Term of Award
Master of Arts in Social Sciences (M.A.)
Document Type and Release Option
Thesis (open access)
Copyright Statement / License for Reuse
This work is licensed under a Creative Commons Attribution 4.0 License.
Department of Sociology and Anthropology
Committee Member 1
Committee Member 2
This paper examines the political, social and economic realities of Chinas rise in an effort to better understand the potential evolution of Sino-American relations. Engagement reasons a prosperous China will become democratic and socially pluralistic, but by observing the development of freedom and rule of law in China and comparing their relationship with economic growth, trade and investment, this analysis challenges the idea that China will have to democratize to meet the pressures of globalization. Economic growth has legitimatized the authoritarian regime in China, freedom is not related to decisions of trade and investment, and the Chinese people have not grown closer to America as their ties to the outside world have strengthened. China has changed, not in the direction American foreign policy desires or international relations theories predict. My findings confirm Chinas rise is uncertain and belief in the inevitability of democracy or war neglects historical and empirical data.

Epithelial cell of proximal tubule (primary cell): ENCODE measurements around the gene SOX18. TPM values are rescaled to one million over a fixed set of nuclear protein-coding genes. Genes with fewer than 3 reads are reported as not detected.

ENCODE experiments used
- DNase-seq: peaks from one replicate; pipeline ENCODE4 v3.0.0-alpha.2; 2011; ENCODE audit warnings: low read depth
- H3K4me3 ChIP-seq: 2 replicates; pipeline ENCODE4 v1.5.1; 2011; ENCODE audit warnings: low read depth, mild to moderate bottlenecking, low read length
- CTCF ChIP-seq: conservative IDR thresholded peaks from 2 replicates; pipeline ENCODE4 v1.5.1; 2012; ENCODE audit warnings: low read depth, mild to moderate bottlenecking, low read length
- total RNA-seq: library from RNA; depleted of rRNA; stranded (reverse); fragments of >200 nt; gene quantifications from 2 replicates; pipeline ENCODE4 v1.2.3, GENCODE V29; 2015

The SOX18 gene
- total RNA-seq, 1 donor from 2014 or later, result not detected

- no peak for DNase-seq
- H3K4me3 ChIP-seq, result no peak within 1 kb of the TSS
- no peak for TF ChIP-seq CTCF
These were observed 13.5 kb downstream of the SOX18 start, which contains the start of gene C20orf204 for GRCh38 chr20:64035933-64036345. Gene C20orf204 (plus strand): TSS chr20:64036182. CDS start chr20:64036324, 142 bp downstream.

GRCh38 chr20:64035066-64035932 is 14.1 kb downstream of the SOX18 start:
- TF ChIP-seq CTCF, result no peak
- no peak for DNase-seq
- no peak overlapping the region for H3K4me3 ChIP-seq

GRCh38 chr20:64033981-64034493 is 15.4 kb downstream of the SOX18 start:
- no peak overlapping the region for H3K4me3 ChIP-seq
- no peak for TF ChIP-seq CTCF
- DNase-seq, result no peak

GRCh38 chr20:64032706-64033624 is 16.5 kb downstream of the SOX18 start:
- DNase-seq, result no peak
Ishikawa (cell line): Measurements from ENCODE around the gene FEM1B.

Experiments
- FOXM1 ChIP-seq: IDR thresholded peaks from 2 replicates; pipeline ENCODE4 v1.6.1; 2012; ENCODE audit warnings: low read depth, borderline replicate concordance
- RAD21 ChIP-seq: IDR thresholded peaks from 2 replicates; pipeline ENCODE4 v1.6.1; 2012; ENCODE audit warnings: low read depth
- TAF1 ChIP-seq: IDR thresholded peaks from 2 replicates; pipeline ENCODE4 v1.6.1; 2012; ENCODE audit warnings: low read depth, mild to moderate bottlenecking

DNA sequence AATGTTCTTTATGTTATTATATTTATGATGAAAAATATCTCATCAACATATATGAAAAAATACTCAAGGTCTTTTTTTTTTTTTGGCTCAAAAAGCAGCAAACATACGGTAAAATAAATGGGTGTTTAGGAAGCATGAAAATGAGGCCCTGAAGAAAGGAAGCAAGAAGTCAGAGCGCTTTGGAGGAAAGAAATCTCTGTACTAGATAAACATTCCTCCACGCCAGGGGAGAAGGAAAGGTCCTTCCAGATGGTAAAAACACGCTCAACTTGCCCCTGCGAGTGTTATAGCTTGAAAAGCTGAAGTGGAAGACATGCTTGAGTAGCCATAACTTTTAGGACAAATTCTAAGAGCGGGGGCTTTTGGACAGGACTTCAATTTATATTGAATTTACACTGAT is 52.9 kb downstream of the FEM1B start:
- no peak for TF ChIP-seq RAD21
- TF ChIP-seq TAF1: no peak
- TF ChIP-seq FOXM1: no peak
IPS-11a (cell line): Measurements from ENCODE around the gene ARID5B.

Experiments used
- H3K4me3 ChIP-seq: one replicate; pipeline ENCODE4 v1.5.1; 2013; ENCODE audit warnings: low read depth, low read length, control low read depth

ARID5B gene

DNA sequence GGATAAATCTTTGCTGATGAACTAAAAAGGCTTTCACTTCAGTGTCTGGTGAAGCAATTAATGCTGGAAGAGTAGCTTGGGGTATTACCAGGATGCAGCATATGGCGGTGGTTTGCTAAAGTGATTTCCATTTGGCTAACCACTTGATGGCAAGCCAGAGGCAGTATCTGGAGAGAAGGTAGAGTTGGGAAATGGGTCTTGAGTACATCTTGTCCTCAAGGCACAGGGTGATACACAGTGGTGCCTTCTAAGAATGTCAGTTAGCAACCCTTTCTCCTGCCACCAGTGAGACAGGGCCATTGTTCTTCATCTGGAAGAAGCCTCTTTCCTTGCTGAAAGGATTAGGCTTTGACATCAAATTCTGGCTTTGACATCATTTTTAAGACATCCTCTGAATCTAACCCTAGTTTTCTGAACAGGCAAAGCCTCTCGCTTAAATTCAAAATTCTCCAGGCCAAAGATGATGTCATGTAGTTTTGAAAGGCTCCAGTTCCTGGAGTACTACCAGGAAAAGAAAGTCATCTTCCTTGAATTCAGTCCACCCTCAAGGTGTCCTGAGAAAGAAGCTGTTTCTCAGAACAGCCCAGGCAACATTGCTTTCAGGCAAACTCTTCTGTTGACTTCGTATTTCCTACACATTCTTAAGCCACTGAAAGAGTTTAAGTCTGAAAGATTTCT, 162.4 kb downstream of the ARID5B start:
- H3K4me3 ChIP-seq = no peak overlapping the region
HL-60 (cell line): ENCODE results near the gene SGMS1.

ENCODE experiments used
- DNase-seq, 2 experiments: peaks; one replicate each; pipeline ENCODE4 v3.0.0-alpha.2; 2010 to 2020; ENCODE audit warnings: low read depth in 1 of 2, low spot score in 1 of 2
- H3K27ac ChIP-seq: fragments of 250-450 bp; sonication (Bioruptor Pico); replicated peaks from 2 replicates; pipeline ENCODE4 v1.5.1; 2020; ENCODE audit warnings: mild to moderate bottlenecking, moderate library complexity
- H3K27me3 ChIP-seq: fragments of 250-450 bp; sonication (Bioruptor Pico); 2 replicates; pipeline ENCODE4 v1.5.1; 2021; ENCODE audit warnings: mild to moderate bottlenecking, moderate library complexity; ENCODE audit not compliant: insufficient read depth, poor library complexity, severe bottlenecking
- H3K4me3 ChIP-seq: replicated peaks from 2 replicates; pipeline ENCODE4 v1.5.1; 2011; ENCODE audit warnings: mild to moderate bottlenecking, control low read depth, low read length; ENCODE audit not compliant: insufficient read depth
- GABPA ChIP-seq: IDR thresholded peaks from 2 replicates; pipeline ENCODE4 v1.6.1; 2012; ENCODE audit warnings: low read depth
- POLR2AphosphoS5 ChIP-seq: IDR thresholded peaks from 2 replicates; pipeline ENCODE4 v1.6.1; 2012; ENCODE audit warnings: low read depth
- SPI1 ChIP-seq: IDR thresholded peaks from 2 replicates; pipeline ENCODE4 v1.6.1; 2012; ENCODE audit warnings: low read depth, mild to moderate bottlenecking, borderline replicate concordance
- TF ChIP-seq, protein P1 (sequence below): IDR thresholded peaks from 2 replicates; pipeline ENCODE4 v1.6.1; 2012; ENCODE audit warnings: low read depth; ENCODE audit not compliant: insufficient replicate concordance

Stewart, Larry Buster, "Sino-American Relations in the 21st Century: The Political, Social and Economic Realities of China's Rise" (2008). Electronic Theses and Dissertations. 614.
Research Data and Supplementary Material